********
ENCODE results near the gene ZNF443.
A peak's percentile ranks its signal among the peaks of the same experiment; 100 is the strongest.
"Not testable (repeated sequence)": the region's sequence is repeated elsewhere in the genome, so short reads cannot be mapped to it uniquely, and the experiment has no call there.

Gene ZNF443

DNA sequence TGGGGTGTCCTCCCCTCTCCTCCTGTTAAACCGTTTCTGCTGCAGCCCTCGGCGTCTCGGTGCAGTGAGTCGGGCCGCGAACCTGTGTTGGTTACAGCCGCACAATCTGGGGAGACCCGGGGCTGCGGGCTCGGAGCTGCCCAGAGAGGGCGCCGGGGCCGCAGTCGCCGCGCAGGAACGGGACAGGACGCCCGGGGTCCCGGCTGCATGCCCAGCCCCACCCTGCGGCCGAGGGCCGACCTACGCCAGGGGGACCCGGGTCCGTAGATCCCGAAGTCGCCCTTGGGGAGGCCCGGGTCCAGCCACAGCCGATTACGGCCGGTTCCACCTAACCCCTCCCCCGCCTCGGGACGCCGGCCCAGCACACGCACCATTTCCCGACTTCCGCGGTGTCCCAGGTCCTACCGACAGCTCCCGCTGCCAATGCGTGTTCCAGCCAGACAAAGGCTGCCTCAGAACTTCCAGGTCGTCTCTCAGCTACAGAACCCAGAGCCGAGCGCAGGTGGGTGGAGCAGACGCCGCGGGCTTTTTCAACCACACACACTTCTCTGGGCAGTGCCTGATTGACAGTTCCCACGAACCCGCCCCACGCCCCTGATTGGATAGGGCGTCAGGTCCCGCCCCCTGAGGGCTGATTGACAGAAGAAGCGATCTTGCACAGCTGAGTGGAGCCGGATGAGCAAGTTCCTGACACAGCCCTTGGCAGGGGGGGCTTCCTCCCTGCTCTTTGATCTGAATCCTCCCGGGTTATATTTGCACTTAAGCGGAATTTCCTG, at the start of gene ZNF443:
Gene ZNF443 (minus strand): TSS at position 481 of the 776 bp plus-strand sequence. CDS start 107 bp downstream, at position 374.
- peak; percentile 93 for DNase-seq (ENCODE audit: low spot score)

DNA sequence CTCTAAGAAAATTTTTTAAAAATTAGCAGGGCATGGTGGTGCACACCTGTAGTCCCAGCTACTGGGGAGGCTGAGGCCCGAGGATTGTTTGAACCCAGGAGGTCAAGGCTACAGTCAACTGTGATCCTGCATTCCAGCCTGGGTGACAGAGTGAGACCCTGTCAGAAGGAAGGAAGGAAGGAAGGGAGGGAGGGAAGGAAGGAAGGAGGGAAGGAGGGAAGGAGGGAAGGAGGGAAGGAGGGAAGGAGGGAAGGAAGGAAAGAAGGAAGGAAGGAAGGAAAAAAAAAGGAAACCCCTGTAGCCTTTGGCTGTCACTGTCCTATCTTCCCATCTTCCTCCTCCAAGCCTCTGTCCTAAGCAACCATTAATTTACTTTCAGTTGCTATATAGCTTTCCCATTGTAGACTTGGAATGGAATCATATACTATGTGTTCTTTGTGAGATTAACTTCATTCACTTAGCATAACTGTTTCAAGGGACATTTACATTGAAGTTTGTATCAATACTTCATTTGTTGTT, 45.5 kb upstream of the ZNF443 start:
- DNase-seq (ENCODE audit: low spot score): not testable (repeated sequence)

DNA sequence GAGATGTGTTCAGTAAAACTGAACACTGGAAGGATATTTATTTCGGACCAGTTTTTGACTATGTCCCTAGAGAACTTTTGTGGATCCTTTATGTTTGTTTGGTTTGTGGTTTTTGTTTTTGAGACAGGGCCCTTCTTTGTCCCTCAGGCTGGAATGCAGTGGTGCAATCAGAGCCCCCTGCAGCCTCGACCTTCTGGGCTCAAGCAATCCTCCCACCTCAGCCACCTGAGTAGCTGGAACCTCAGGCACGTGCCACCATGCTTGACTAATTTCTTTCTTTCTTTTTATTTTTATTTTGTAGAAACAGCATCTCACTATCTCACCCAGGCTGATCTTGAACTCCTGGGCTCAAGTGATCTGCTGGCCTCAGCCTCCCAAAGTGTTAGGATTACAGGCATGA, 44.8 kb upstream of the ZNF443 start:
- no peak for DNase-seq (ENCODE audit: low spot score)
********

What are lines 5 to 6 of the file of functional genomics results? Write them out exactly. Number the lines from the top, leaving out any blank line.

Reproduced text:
DNA sequence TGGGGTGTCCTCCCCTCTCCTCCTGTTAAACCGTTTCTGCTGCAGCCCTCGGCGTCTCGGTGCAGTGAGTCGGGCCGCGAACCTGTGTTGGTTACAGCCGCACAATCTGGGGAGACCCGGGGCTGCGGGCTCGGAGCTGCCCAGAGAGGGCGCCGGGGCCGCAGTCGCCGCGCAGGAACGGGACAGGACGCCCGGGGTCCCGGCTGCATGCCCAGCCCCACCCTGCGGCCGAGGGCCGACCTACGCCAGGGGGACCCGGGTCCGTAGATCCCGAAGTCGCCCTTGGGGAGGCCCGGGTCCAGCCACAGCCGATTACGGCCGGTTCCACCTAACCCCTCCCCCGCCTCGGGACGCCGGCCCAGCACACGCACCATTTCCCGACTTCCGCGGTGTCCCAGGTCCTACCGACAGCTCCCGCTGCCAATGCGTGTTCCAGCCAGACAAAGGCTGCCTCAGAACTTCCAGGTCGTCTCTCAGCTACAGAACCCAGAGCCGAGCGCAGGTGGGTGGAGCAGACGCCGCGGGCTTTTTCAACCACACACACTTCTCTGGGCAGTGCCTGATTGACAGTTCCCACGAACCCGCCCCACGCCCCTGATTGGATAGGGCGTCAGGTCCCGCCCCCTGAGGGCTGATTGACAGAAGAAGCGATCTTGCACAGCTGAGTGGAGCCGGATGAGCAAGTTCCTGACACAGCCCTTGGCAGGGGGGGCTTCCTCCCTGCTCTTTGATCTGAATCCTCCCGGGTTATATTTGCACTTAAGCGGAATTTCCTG, at the start of gene ZNF443:
Gene ZNF443 (minus strand): TSS at position 481 of the 776 bp plus-strand sequence. CDS start 107 bp downstream, at position 374.